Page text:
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[222] Wheeler, in advance, in front of Nelson, were the first to become engaged. Nelson came out with vigor, and the Confederates retired slowly to concentrate their strength. By 8 o'clock, Hardee, however, had massed in that quarter a number of his own corps, as well as Withers' Division of Bragg's, and the combat began in good earnest. Nelson now found a lion in his path, but Hazen's Brigade pushed forward with decided pluck, and the Confederates were driven from their position with the loss of a battery. A well-timed concentration, however, enabled the Confederates to hurl Hazen back from his prey, and in turn pressed Nelson so sorely that by 9 A. M. he was calling lustily for aid. In this affair the Confederate officers led their ranks notably. Chalmers, seizing the colors of a regiment as his brigade wavered, rode forward in a storm of missiles, waving the flag above his head; his men rallied, and quickly resuming the offensive, carried the contested point. There has been no grander display of courage on any field. At the same time, Colonel Wheeler did the like with the flag of the 19th Alabama; and Lieutenant-Colonel W. A. Rankin, of Mississippi, lost his life, giving a conspicuous example of determined courage to his regiment.

Nelson was re-enforced by Terrell's Battery (regulars), and an obstinate struggle for the mastery of this part of the field raged until about I P. M. But neither party gained any material advantage, except that Terrell's Battery was so cut up that he had to assist as a gunner at one of his pieces, and the battery narrowly escaped capture.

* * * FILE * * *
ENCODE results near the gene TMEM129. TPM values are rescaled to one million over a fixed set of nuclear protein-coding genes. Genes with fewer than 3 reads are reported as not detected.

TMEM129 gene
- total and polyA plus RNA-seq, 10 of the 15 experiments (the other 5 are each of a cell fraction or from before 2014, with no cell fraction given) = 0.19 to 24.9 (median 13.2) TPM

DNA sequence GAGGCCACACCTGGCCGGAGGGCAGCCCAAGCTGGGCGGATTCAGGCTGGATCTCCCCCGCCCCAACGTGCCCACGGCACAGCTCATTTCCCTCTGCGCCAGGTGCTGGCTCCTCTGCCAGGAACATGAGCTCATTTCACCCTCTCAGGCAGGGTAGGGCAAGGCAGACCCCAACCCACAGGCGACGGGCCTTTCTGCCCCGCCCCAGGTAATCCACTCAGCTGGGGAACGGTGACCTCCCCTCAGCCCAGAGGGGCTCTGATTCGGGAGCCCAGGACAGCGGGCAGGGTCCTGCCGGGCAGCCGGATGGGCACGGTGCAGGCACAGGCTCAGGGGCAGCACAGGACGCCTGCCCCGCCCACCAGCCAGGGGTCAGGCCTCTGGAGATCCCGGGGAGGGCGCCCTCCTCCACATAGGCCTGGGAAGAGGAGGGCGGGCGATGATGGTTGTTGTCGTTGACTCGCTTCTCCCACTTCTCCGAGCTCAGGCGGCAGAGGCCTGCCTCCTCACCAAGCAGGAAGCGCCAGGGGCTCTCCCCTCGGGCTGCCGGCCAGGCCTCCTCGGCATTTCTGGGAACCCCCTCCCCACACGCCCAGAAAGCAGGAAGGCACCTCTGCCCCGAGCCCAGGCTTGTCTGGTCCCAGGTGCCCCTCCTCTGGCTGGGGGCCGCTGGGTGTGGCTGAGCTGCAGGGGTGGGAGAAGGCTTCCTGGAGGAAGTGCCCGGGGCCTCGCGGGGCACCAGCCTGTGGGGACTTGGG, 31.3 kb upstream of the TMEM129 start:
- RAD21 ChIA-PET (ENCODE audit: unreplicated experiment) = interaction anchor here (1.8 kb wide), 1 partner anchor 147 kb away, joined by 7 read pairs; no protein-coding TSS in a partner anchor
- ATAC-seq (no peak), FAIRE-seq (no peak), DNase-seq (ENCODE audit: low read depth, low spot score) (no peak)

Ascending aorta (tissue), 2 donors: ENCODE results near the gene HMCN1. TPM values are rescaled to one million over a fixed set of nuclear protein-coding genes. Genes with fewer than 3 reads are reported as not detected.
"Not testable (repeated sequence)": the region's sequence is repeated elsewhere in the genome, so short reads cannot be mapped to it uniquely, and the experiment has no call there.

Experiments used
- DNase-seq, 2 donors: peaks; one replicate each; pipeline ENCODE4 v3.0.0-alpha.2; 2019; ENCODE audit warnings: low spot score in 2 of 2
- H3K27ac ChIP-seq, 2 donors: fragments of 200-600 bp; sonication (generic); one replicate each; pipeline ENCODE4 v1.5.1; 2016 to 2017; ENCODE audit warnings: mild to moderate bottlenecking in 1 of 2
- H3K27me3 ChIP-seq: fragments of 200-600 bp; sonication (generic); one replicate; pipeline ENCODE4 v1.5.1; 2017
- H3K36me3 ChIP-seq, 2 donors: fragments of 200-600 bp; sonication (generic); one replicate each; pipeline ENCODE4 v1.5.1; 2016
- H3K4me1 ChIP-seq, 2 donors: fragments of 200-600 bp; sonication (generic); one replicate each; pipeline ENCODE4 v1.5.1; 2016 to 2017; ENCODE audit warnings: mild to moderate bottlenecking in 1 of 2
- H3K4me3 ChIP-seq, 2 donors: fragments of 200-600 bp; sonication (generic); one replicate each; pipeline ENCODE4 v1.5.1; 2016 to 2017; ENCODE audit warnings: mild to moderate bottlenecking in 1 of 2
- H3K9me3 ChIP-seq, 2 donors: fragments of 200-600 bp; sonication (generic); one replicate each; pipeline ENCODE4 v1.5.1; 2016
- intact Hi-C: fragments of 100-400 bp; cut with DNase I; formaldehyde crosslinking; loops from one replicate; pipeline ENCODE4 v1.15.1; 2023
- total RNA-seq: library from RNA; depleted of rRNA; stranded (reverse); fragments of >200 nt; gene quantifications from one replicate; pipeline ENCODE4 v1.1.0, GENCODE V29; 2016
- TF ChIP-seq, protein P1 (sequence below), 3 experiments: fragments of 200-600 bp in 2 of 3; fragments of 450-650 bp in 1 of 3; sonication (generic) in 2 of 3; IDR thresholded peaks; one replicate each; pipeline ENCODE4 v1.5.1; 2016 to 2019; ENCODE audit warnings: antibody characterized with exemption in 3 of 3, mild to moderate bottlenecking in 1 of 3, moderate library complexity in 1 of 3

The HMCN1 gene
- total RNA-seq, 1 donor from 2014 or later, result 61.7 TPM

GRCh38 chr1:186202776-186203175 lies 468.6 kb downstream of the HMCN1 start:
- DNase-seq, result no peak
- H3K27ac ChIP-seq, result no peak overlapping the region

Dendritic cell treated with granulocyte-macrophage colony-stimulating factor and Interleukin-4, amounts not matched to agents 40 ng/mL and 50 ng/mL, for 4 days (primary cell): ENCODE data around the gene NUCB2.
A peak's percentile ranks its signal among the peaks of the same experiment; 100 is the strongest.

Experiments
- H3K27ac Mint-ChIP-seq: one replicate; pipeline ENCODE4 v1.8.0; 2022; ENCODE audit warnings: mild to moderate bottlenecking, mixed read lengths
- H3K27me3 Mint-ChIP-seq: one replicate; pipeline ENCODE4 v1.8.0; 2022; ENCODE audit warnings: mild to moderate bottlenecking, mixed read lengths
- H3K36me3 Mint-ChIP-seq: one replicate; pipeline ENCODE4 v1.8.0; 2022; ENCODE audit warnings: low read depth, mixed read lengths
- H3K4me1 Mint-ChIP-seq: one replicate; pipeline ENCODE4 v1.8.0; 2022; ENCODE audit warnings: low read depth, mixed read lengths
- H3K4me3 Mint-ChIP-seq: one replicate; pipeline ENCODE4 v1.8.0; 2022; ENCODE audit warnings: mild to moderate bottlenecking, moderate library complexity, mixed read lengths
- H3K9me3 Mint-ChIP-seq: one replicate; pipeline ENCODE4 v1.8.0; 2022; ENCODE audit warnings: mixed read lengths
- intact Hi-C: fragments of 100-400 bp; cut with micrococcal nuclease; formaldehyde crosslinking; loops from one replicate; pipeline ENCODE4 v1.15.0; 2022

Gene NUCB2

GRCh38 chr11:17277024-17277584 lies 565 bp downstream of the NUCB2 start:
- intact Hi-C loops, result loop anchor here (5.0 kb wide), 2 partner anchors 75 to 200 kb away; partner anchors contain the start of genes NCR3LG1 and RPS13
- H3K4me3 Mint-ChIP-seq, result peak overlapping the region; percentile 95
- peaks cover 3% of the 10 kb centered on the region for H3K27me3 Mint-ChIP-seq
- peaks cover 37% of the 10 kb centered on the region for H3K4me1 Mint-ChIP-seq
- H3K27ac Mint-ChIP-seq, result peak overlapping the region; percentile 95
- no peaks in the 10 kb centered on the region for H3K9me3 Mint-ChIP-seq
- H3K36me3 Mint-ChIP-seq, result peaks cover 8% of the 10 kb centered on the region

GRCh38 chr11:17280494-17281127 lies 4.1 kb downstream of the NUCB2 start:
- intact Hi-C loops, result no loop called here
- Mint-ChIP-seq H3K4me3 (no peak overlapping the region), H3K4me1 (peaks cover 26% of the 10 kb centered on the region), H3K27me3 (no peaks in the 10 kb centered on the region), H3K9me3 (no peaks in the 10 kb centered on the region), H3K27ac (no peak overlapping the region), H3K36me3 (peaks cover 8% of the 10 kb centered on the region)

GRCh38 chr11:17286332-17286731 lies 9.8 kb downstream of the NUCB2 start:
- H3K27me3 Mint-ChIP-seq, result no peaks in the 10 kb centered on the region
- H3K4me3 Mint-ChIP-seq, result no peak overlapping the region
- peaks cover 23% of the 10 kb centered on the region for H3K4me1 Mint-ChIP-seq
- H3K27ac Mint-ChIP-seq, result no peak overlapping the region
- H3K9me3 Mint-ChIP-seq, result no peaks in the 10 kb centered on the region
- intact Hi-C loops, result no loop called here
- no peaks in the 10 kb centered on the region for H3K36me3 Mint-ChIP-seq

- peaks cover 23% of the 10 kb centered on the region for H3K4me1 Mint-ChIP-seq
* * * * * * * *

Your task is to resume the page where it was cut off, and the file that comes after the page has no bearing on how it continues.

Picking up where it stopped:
Crittenden by this time was likewise hotly engaged in the immediate center, and on his right were arrayed several thousands of Grant's troops under McClernand.

The Confederates on his front, at first retiring to concentrate at his advance, finally rebounded, as upon Nelson with as great ardor and cheering as heartily as the day before in the full tide of their brilliant success. And as Nelson was borne back, so was Crittenden by the same refluent wave.

One of McCook's Brigades, under Rousseau, leavened by three battalions of regulars, had been on the field as early as daylight, on the right of Crittenden, neighboring Sherman and Lew Wallace. His other brigades reached and took position

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William Nelson (7)
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Withers (1)
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